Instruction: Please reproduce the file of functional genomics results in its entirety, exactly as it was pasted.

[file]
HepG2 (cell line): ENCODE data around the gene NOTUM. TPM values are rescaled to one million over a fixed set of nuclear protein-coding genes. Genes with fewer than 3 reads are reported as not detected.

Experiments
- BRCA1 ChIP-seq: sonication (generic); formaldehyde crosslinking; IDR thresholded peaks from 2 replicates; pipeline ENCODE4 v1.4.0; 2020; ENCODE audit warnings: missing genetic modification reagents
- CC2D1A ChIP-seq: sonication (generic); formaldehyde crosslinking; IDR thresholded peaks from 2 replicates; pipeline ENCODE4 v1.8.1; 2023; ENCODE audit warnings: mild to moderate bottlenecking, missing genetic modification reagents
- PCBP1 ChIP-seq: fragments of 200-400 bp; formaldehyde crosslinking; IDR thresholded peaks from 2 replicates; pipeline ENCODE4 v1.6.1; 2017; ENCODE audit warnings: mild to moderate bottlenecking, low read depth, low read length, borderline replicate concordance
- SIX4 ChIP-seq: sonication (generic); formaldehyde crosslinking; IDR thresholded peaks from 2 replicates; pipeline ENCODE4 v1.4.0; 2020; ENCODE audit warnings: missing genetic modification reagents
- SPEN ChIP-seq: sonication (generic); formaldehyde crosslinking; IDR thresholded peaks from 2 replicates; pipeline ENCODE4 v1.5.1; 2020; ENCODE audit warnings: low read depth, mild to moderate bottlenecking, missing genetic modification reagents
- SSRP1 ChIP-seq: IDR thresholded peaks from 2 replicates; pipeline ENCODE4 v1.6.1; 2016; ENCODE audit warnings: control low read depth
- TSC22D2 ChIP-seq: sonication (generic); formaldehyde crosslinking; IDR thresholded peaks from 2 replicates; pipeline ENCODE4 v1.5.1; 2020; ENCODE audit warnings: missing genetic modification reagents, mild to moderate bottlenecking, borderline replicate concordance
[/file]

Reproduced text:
HepG2 (cell line): ENCODE data around the gene NOTUM. TPM values are rescaled to one million over a fixed set of nuclear protein-coding genes. Genes with fewer than 3 reads are reported as not detected.

Experiments
- BRCA1 ChIP-seq: sonication (generic); formaldehyde crosslinking; IDR thresholded peaks from 2 replicates; pipeline ENCODE4 v1.4.0; 2020; ENCODE audit warnings: missing genetic modification reagents
- CC2D1A ChIP-seq: sonication (generic); formaldehyde crosslinking; IDR thresholded peaks from 2 replicates; pipeline ENCODE4 v1.8.1; 2023; ENCODE audit warnings: mild to moderate bottlenecking, missing genetic modification reagents
- PCBP1 ChIP-seq: fragments of 200-400 bp; formaldehyde crosslinking; IDR thresholded peaks from 2 replicates; pipeline ENCODE4 v1.6.1; 2017; ENCODE audit warnings: mild to moderate bottlenecking, low read depth, low read length, borderline replicate concordance
- SIX4 ChIP-seq: sonication (generic); formaldehyde crosslinking; IDR thresholded peaks from 2 replicates; pipeline ENCODE4 v1.4.0; 2020; ENCODE audit warnings: missing genetic modification reagents
- SPEN ChIP-seq: sonication (generic); formaldehyde crosslinking; IDR thresholded peaks from 2 replicates; pipeline ENCODE4 v1.5.1; 2020; ENCODE audit warnings: low read depth, mild to moderate bottlenecking, missing genetic modification reagents
- SSRP1 ChIP-seq: IDR thresholded peaks from 2 replicates; pipeline ENCODE4 v1.6.1; 2016; ENCODE audit warnings: control low read depth
- TSC22D2 ChIP-seq: sonication (generic); formaldehyde crosslinking; IDR thresholded peaks from 2 replicates; pipeline ENCODE4 v1.5.1; 2020; ENCODE audit warnings: missing genetic modification reagents, mild to moderate bottlenecking, borderline replicate concordance